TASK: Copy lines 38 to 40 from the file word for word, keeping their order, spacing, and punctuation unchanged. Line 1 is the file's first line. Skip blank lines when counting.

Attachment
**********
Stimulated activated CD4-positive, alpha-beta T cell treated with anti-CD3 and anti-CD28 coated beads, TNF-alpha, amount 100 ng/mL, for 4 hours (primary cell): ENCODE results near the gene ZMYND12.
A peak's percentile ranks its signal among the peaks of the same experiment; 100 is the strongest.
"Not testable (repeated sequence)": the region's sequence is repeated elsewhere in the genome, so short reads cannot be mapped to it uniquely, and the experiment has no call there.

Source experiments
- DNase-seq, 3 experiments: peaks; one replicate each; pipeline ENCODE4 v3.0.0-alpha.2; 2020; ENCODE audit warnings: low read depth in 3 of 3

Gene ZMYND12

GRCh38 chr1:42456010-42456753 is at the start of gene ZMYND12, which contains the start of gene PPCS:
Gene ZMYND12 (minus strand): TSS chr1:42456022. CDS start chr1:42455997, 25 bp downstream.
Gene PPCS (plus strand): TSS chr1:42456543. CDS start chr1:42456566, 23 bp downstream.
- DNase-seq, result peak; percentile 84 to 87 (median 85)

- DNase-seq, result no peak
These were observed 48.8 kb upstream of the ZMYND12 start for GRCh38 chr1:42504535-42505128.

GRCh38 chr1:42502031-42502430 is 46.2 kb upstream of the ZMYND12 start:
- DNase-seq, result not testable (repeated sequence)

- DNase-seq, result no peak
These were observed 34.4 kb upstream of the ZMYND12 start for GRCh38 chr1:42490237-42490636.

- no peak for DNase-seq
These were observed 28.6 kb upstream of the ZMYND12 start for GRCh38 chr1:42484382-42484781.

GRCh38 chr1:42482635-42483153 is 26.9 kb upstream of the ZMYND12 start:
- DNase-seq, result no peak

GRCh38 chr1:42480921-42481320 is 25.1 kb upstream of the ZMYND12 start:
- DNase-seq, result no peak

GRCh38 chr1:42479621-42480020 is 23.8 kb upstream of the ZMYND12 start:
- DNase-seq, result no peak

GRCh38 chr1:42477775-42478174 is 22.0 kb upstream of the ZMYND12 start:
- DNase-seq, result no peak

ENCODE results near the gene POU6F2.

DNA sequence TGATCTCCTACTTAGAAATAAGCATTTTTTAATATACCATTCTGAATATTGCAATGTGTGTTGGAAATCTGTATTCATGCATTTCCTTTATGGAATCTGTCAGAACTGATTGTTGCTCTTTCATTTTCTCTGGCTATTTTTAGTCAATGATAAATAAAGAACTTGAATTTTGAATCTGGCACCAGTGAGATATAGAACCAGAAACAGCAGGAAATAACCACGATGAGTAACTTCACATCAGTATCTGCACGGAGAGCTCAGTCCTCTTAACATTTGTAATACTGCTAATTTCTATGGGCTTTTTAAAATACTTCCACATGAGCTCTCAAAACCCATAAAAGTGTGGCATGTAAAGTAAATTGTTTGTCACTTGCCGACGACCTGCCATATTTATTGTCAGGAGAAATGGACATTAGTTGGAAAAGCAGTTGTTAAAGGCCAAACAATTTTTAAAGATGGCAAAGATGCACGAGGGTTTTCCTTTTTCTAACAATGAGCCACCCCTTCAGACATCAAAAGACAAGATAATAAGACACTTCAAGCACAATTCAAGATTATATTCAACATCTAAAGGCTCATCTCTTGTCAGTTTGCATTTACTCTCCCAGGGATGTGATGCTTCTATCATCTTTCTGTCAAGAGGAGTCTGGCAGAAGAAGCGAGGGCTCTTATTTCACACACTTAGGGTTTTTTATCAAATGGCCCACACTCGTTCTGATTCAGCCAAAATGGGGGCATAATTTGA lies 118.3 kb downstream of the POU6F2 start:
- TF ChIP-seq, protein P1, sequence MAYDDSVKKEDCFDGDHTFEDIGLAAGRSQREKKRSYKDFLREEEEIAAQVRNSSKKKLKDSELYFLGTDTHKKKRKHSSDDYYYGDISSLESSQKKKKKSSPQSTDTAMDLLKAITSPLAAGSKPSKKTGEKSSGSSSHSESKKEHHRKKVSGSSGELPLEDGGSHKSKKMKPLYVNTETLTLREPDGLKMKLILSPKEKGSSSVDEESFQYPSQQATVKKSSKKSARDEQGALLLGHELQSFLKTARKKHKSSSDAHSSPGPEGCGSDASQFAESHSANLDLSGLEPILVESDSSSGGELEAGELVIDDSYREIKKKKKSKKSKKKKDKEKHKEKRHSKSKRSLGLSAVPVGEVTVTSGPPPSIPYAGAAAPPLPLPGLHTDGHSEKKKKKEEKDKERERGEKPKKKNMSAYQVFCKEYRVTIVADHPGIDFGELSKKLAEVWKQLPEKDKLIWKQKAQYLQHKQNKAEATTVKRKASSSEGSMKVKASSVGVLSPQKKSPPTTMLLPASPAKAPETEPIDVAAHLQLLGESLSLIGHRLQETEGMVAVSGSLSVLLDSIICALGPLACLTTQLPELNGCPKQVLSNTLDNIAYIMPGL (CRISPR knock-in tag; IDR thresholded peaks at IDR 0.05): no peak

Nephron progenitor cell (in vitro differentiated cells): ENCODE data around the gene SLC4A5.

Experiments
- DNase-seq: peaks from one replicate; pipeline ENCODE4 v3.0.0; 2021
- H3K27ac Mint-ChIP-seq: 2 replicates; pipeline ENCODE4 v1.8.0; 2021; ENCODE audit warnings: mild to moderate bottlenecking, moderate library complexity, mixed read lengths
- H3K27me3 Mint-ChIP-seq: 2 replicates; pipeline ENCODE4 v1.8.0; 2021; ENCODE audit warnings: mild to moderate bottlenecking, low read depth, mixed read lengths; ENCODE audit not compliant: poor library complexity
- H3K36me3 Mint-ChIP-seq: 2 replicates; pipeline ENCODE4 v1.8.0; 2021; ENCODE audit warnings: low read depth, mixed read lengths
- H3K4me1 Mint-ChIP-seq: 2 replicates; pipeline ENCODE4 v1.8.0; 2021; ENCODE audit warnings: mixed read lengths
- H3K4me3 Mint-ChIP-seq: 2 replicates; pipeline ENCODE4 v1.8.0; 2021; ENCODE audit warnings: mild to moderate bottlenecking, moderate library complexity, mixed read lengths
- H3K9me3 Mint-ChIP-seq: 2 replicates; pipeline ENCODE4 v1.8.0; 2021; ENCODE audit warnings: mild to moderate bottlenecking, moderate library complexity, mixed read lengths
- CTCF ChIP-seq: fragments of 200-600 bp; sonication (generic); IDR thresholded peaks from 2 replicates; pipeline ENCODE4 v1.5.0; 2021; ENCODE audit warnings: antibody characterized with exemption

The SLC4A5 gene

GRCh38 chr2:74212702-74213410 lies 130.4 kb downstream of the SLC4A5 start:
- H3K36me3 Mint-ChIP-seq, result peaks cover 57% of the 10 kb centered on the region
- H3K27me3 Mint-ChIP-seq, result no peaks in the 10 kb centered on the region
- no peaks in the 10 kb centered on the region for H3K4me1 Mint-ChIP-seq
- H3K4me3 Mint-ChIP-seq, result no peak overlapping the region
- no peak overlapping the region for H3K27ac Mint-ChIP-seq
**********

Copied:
- H3K9me3 Mint-ChIP-seq: 2 replicates; pipeline ENCODE4 v1.8.0; 2021; ENCODE audit warnings: mild to moderate bottlenecking, moderate library complexity, mixed read lengths
- CTCF ChIP-seq: fragments of 200-600 bp; sonication (generic); IDR thresholded peaks from 2 replicates; pipeline ENCODE4 v1.5.0; 2021; ENCODE audit warnings: antibody characterized with exemption

The SLC4A5 gene